Pulse oximetry is a frequently used tool in anesthesia practice. Gives valuable information about arterial oxygen content, tissue perfusion, and heartbeat rate. In this study, we aimed to provide a comparison of peripheral capillary hemoglobin oxygen saturation (SpO2) values among every finger of the two hands. Thirty-seven healthy volunteers from operative room stuff between the ages of 18–30 years were enrolled in the study. They were monitored after 5 min of rest. After their noninvasive blood pressure, heart rate, fasting time and body temperature were measured, SpO2 values were obtained from every finger and each of two hands fingers with the same pulse oximetry.
All the SpO2 values were obtained after at least 1 min of the measurement period. A total of 370 SpO2 measurements from 37 volunteers were obtained. The highest average SpO2 value was measured from the right middle finger (98.2 % ± 1.2) and it was statistically significant when compared with the right little finger and left middle finger. The second highest average SpO2value was measured from the right thumb and it was statistically significant only when compared with the left middle finger (the finger with the lowest average SpO2 value) (p < 0.05). The spo2 measurement from the fingers of both hands with the pulse oximetry, the right middle finger, and right thumb have statistically significantly higher value when compared with a left middle finger in right-hand dominant volunteers. We assume that the right middle finger and right thumb have the most accurate value that reflects the arterial oxygen saturation.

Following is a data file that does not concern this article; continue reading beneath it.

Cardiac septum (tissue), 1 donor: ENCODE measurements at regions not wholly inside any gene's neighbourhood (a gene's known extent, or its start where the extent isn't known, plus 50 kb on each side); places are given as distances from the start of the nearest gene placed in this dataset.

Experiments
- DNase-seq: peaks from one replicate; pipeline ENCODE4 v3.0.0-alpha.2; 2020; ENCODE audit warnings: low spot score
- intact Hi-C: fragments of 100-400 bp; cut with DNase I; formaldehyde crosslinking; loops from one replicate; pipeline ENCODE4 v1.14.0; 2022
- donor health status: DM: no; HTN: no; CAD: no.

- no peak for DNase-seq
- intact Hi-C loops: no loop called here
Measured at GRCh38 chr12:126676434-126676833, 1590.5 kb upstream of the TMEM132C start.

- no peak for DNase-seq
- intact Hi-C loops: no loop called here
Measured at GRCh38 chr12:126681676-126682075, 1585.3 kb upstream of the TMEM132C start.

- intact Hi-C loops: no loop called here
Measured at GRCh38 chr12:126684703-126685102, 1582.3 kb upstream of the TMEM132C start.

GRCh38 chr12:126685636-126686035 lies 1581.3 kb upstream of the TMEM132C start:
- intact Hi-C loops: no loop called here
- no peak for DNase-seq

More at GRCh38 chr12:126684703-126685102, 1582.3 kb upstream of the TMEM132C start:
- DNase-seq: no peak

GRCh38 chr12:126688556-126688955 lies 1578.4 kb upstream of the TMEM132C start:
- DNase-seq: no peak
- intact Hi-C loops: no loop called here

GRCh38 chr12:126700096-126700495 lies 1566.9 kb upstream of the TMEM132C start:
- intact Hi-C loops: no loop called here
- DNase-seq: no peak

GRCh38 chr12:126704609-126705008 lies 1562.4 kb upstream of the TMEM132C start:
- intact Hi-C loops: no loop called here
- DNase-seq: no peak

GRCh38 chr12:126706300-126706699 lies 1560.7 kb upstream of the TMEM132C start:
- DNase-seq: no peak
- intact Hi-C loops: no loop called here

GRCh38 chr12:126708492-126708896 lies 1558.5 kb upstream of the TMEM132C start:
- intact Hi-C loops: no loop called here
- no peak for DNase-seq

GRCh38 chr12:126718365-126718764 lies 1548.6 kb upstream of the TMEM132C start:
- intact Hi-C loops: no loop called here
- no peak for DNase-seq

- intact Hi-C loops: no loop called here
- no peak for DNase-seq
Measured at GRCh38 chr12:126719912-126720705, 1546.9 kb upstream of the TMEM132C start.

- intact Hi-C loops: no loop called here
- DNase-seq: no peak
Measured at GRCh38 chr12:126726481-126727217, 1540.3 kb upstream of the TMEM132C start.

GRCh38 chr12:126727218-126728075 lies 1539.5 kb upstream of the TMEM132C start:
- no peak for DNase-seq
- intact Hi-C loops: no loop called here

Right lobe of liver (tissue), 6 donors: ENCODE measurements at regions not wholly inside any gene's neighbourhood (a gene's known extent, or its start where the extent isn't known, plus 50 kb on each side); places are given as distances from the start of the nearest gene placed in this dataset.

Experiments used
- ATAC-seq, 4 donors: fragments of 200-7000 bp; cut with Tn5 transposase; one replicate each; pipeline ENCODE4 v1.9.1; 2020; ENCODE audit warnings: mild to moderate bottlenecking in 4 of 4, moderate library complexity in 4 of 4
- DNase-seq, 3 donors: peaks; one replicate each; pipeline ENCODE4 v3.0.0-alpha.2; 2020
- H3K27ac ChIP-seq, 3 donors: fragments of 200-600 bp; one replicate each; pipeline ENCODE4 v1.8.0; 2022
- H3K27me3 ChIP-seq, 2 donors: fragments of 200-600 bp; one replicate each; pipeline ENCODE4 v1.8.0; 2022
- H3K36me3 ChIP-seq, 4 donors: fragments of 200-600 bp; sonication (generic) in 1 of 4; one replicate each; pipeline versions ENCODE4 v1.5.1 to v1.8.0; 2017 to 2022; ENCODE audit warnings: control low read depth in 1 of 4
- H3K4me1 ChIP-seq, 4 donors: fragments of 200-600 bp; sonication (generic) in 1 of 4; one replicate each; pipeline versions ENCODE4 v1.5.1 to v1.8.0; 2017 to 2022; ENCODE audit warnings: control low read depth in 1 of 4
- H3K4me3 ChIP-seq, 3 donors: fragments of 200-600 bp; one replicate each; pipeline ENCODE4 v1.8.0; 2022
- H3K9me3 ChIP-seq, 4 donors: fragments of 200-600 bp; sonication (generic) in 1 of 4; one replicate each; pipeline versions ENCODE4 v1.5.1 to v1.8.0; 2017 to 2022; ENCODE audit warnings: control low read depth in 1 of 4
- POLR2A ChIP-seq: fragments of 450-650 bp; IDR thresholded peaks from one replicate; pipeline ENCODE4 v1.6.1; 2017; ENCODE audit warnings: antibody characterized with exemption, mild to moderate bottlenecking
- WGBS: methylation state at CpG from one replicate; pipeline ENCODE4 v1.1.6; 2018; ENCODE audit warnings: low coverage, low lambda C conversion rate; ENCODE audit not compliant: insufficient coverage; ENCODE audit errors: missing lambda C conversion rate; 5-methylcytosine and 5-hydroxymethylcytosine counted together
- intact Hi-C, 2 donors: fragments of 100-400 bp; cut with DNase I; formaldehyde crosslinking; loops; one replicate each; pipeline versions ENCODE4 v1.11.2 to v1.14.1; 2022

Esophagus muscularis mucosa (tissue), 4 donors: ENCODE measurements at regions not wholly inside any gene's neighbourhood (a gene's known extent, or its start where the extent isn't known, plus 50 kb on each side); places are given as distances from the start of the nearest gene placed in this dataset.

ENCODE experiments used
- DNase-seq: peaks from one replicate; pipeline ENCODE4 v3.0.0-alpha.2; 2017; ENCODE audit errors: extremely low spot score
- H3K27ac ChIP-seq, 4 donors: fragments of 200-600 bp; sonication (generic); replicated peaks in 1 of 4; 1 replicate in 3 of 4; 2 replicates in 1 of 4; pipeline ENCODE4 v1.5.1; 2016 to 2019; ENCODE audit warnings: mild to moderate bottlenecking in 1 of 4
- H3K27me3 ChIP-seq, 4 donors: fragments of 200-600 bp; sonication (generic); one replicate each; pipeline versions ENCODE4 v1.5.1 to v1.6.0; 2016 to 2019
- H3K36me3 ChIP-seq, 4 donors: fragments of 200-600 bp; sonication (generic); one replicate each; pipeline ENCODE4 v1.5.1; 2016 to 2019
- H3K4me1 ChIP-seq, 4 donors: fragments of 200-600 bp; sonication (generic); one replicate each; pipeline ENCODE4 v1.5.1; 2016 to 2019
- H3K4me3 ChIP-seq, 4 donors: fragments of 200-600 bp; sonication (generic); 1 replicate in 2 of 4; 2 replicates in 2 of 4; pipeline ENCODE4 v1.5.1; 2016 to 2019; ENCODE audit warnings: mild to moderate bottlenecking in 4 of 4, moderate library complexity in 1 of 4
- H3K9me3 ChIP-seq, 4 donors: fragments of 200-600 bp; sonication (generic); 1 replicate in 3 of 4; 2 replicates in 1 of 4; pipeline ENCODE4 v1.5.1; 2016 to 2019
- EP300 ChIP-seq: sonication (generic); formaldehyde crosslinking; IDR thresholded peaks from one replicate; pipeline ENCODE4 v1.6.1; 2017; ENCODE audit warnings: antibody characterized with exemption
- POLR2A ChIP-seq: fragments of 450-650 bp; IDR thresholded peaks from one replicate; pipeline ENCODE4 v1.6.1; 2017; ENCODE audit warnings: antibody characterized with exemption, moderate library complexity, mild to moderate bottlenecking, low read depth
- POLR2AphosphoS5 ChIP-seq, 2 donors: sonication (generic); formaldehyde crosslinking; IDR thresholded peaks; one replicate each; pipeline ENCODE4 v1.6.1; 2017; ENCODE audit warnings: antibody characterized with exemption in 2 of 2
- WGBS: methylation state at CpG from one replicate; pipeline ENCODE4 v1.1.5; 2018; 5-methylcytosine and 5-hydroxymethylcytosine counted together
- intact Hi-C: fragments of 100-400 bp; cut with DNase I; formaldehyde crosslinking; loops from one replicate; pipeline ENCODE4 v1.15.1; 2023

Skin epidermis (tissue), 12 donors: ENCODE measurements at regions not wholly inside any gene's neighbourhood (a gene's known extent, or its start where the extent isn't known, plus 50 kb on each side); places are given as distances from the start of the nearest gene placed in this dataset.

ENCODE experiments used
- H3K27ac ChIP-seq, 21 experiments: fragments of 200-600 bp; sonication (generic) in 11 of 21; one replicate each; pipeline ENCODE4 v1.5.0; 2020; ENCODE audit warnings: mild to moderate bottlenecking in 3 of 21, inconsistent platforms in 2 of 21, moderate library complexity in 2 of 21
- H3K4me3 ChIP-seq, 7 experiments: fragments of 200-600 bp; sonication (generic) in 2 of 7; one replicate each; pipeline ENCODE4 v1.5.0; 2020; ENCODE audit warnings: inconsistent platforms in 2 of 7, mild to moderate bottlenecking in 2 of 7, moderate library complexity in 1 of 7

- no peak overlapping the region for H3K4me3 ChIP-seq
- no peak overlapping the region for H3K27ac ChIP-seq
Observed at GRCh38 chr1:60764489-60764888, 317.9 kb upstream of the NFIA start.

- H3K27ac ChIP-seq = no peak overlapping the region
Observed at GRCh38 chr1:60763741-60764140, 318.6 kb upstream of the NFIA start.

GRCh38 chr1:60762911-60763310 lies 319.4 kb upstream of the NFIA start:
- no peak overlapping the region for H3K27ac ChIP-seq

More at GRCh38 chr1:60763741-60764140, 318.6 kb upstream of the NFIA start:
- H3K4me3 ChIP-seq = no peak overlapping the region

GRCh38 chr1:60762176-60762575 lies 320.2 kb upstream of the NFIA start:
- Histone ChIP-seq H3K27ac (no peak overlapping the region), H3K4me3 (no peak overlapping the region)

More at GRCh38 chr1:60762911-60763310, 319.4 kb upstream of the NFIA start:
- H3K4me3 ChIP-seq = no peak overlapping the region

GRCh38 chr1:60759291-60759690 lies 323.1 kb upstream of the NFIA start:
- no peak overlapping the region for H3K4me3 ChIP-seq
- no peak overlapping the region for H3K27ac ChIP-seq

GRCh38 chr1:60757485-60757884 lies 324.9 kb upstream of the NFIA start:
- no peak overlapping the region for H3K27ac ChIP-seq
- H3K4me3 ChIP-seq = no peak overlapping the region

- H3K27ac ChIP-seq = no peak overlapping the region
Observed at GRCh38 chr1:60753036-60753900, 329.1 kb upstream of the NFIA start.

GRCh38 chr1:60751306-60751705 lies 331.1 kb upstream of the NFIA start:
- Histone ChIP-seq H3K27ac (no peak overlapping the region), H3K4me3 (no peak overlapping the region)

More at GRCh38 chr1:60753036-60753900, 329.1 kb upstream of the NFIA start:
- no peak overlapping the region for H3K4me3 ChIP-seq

The difference of SpO2 recordings between different fingers may not be clinically important, but this knowledge may be valuable in conditions with poor peripheral perfusion. Dominant hand and higher perfusion may explain the highest value in R3. But, the explanation of the lowest value in L3 is a little complicated. In the non-dominant hand, the size of the finger may become a negative contributing factor that determines the SpO2 recording.
Higher perfusion in the middle finger seems reasonable to expect the highest and most accurate SpO2value. According to the results of our study, we believe that the middle finger of the dominant hand has the highest and possibly the most accurate SpO2 measurements. The highest SpO2 value can be taken as the most accurate value that reflects the arterial oxygen saturation (SaO2). Because there may be contributing factors that can decrease the SpO2 recording measured by a pulse oximeter lower than SaO2, but there is no contributing factor that can increase the SpO2 recording higher than SaO2 (when a carbon monoxide poisoning like condition does not exist).
The main limitation of our study was the leak of arterial blood gas analysis during SpO2 measurements for determining the accurate value. Another limitation of our study was that we did not have adequate left-hand dominance volunteers. Further studies can be made with an adequate number of left-hand dominance volunteers or corroborated by arterial blood gas analyses and PI parameters.
In conclusion, SpO2 measurement from the fingers of both hands with the pulse oximeter, the right middle finger and right thumb have statistically significantly higher value when compared with a left middle finger in right-hand dominant volunteers. We assume that the right middle finger and right thumb have the most accurate value that reflects the arterial oxygen saturation.